• The first is to make data easily accessible, standardising both the platforms and the data itself and the quality of the data so that an application or service works the same on a SEAT, Renault or PSA vehicle.
  • The second is to generate trust, both in users (data generators and holders) and consumers (companies or services that want to access them).

Let’s imagine a case of “Telematics Insurance” where “You pay as you drive”. Only if I, as a user, make an informed and active decision to share my data with my insurance company, they will have access to it in order to be able to discount my policy.

And on the insurance company’s side they need the assurance that other competing companies (including manufacturers) do not know they are accessing this data and cannot analyse how it is used to compete unfairly.

The European Automobile Manufacturers Association (ACEA) has published a position paper will be of interest to anyone who wants to go deeper into this issue and which introduces a concept that aims to solve this problem.

The “Neutral Server” concept

The Neutral Server initiative, which was announced at the end of 2016, is sponsored by the European Automobile Manufacturers Association (ACEA) with support from the European Union and other relevant industry players, proposes a solution that makes vehicle data securely available to service providers:

What is a Vehicle Data Neutral Server?

A Neutral server is an infrastructure that allows service providers to access vehicle data without having to sign a contract with vehicle manufacturers.

These servers are completely “neutral”, meaning that they are not operated or funded by the manufacturers, but by an independent party. Of course, these neutral server operators are obliged to apply state-of-the-art security and data protection measures.

Neutral servers also guarantee customer choice. With a neutral server, vehicle users are free to obtain services from the vehicle manufacturer, its network of authorised repair shops or any other service provider of their choice.

Similarly, the neutral server facilitates access to data, particularly for small and medium-sized companies, by offering them access to multi-brand data on a single server, rather than forcing them to use multiple servers from different manufacturers.

Photo: Markus Winkler / Unsplash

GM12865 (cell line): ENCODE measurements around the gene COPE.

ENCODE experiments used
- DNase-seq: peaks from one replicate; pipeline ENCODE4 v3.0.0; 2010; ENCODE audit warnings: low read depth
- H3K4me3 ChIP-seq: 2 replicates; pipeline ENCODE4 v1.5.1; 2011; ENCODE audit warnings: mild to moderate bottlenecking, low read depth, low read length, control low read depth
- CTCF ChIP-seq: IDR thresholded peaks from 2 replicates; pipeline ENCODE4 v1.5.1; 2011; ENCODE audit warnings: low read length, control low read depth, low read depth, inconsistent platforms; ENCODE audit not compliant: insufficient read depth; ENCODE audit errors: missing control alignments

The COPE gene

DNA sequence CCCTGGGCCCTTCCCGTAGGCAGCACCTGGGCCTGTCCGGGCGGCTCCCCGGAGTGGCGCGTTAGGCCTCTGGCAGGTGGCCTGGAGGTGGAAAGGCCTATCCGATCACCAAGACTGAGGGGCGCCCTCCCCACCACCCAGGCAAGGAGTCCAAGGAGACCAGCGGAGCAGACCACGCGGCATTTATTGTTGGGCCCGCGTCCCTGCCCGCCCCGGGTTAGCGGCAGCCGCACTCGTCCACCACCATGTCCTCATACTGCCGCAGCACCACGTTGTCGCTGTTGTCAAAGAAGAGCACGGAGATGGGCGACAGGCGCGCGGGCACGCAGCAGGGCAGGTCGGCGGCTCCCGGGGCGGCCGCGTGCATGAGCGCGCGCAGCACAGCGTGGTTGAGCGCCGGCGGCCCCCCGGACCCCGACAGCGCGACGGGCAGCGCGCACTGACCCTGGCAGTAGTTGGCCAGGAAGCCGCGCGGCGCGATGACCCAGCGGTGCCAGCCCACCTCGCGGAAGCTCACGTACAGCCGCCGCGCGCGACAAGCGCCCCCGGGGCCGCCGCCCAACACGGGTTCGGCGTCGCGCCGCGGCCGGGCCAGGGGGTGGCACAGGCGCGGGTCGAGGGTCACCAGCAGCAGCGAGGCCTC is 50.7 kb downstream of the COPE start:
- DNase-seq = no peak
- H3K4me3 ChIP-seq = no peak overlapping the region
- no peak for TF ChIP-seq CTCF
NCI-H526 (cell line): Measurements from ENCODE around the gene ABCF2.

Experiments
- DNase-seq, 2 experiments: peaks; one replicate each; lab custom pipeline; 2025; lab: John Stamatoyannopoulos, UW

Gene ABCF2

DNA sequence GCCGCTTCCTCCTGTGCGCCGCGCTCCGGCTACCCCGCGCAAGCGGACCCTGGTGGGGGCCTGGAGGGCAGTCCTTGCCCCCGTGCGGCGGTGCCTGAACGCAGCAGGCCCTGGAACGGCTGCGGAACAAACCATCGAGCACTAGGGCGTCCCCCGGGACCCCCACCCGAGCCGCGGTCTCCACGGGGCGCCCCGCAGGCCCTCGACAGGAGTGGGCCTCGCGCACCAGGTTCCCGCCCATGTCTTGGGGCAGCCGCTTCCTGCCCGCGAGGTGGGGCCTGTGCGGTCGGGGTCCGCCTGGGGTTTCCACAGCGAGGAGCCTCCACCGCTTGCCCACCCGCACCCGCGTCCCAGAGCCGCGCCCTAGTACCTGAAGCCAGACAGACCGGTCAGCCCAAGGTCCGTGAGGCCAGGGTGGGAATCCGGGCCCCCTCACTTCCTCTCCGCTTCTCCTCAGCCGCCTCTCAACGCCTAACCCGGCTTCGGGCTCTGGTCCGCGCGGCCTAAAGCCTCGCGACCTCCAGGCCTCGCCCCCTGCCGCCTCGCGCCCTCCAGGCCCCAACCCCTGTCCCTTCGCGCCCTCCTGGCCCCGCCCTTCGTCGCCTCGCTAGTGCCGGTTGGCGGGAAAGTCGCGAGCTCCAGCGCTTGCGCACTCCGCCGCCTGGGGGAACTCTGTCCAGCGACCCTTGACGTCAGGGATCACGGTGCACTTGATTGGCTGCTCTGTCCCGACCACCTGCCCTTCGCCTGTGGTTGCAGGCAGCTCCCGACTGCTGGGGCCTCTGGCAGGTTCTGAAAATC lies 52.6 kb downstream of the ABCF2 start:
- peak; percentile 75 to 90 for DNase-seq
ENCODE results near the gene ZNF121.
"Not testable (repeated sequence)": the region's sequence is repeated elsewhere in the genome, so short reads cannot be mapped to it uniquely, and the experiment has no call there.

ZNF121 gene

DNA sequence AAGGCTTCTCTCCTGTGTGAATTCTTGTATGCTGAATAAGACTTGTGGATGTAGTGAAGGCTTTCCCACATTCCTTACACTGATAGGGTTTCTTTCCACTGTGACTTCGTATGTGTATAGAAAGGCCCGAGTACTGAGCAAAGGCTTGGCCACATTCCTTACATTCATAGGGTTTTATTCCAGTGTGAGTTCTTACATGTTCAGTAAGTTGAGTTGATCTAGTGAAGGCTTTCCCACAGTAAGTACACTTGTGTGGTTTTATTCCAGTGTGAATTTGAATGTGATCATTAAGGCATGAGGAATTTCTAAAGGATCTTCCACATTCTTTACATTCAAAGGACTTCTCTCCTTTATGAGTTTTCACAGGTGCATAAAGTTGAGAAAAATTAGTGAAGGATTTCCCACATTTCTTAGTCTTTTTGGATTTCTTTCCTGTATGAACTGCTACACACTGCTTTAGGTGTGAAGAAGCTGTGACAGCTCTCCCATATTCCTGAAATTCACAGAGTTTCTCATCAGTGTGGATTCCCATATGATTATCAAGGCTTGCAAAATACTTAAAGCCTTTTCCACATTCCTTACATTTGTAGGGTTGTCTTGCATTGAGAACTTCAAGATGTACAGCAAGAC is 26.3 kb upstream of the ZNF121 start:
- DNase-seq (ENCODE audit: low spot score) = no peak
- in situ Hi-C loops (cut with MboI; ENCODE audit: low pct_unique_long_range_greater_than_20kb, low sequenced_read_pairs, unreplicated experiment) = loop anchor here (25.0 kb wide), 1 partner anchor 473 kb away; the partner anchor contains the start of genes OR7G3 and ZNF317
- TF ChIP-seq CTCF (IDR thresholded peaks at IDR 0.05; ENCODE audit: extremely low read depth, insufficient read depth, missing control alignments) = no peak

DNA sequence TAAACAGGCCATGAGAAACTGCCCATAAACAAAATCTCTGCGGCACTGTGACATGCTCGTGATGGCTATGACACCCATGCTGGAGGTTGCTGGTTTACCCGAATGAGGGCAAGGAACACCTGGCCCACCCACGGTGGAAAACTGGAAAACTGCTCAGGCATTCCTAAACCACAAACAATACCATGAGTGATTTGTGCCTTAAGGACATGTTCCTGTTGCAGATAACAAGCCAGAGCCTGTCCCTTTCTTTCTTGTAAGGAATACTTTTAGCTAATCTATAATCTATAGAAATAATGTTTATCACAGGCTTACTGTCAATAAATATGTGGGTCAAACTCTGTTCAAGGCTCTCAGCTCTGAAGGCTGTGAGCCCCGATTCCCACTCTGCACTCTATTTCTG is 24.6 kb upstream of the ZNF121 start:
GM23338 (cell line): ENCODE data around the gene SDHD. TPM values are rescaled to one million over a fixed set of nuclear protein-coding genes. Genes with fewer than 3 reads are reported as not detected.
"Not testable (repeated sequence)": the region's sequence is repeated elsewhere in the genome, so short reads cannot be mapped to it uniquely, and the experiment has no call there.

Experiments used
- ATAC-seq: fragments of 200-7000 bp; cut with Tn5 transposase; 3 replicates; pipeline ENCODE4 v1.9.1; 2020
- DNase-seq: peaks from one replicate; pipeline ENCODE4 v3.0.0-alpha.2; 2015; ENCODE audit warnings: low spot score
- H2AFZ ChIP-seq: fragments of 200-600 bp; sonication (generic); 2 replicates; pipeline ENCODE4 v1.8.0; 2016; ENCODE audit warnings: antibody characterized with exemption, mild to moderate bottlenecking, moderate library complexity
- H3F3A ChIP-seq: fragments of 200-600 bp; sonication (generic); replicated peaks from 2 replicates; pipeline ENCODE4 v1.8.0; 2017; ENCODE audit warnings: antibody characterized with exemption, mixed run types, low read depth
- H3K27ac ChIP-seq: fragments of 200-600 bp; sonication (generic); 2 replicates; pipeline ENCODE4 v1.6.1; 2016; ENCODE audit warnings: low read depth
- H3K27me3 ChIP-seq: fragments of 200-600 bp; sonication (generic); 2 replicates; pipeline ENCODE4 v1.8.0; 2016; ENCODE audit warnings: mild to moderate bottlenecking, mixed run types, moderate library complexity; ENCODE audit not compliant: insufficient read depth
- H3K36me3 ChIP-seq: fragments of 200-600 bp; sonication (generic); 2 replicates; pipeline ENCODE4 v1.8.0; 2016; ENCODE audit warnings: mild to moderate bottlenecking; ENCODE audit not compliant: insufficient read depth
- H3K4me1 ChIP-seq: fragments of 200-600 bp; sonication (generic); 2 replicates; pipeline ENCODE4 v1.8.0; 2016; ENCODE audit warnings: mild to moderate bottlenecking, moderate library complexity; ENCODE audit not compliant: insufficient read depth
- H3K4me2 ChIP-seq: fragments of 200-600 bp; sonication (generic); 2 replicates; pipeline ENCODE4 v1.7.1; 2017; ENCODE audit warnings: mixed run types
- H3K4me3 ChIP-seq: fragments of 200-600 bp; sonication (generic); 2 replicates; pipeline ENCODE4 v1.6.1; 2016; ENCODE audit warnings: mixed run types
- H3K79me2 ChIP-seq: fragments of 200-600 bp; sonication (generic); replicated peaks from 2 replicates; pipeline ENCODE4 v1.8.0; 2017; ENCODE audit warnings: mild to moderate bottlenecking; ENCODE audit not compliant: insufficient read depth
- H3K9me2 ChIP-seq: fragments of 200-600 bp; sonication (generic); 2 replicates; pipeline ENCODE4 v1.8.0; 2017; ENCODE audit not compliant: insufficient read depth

Given the potential of this type of infrastructure, there are multiple companies and initiatives working to capture a part of the business: IBM, Otonomo, Wejo are some of the contenders in a market that is opening up right now.

A doorway to the future of connected car

Once these aspects have been solved, in the medium term, the OEM means the democratisation and standardisation of telematic data and the services that rely on them. An explosion of these services is expected in the coming years, both in business (B2B) and consumer (B2C) environments. 

The most obvious area is autonomous driving. Higher levels of vehicle autonomy, covering autonomous driving, depend on more vehicles becoming increasingly connected, exchanging real-time information wirelessly with other vehicles, with road users, with infrastructure and with third-party service providers.

Telefónica Tech and the OEM

Telefonica Tech has been working for some time with our vehicle solution partners to incorporate OEM telematics into our service portfolio. Some of our customers are already starting to deploy Fleet Management solutions more quickly and cost-effectively by eliminating the need to purchase and install a third party device. 

We are also working with some of the major players in the industry to develop and exploit the server-neutral concept.

And of course on our side we are developing and deploying the critical infrastructure that, like 5G networks with their lower latency, are critical to enable the advanced use cases we have discussed.

🔵 More content on IoT and Artificial Intelligence can be found in other articles in our series – the first article of which can be found here,